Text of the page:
The smooth succession of royals is crucial to the stability of the Saudi oil state. Ever since King Faysal, the Saudi monarchy has alternated branches of the family on the throne in order to maintain a degree of balance between competing royal family factions. This principle is likely to hold true today too, as the kingdom navigates its way from the rule of King Abdullah and the now-deceased Crown Prince Sultan to the rule of Crown Prince and next king, Nayif. The process of balancing and satisfying royal factions depends on patience and conservatism within royal circles. It also requires quiet in the streets of Riyadh and Jedda – and thus far, there are no signs of the so-called ‘Arab Spring’ spreading to Saudi Arabia.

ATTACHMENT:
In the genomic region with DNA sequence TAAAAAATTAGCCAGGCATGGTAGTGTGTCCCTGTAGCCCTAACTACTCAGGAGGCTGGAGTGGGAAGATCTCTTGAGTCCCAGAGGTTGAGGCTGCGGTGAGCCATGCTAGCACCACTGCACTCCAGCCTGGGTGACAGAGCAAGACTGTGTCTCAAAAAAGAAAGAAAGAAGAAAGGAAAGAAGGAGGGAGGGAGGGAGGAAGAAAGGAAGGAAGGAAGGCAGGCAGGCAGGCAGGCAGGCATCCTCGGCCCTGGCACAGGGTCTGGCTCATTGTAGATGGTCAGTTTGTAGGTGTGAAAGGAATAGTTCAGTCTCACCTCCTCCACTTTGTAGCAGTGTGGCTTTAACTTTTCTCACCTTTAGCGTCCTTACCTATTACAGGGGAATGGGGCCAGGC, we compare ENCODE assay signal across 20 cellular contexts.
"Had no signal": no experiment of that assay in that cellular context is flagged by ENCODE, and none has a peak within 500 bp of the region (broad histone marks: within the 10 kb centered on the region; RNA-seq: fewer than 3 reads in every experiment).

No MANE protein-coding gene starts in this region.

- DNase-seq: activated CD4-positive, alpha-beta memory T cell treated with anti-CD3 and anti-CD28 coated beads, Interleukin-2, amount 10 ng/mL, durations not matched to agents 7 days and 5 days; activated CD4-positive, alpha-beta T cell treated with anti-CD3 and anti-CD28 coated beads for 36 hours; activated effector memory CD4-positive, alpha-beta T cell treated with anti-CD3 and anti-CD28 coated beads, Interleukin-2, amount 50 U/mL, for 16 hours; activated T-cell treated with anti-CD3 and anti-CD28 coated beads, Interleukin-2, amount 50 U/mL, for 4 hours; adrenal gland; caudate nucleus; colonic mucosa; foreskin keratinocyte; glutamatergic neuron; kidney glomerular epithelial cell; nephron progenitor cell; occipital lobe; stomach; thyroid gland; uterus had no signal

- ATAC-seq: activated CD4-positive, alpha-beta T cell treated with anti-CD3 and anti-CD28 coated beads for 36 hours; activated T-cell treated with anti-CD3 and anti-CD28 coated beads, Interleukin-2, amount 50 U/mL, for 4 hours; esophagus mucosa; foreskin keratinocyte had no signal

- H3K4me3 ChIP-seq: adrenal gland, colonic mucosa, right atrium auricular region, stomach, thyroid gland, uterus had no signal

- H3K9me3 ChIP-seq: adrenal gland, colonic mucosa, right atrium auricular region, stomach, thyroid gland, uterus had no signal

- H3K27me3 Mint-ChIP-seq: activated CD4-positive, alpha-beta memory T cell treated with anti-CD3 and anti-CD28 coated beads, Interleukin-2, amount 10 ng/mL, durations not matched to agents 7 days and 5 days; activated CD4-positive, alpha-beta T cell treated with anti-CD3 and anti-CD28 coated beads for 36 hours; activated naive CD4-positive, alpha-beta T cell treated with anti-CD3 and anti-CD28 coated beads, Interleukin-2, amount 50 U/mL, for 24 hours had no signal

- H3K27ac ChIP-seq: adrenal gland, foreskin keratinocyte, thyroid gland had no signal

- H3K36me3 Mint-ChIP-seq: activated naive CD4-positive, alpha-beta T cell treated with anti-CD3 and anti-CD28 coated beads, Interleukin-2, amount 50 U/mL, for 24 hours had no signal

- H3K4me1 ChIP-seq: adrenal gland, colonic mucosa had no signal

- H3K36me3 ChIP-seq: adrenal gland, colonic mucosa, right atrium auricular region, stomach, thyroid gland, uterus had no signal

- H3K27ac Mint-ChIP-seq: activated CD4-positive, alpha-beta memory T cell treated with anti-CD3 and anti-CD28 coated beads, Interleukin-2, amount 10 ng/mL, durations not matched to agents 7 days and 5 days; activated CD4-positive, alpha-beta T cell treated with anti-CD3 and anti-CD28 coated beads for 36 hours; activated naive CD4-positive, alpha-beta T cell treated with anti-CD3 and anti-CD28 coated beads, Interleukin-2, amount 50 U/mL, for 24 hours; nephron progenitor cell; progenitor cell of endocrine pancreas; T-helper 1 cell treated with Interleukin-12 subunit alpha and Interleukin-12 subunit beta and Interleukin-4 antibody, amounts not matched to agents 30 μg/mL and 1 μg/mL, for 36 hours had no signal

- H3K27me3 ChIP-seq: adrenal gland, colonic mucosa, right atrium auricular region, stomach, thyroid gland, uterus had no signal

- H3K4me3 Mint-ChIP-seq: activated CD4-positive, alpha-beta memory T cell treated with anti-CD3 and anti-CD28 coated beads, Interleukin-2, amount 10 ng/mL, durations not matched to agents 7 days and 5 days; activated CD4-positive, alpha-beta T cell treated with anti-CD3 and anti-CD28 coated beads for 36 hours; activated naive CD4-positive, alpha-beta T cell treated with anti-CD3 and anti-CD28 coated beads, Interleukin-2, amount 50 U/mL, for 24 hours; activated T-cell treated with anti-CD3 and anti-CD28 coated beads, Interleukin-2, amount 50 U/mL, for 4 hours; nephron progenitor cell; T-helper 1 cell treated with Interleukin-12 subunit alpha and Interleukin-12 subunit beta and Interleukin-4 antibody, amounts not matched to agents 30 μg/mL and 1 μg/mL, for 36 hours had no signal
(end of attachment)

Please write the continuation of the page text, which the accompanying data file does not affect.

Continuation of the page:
On December 16, the Saudi city of Medina witnessed severe clashes between Sunnis and Shiites. The clashes occurred at the time of the annual Ashura gathering, when Shiites commemorate the martyrdom of Husayn, grandson of the Prophet Muhammad. Although the local press referred only to anonymous mobs, it was clear from international reporting and Saudi Shiite websites that this was a sectarian riot.
While unrest has rattled the Middle East in recent months, Saudi Arabia has taken all necessary measures to maintain stability within its own borders. Its success in doing so stems from two factors: oil wealth and tradition. The royal family has appeased its citizens by pumping more money into the economy and into their pockets. At the same time, religious inclinations as well as a lack of tradition of mass political activity have ingrained in most of the Saudi people a sense of loyalty toward its leadership.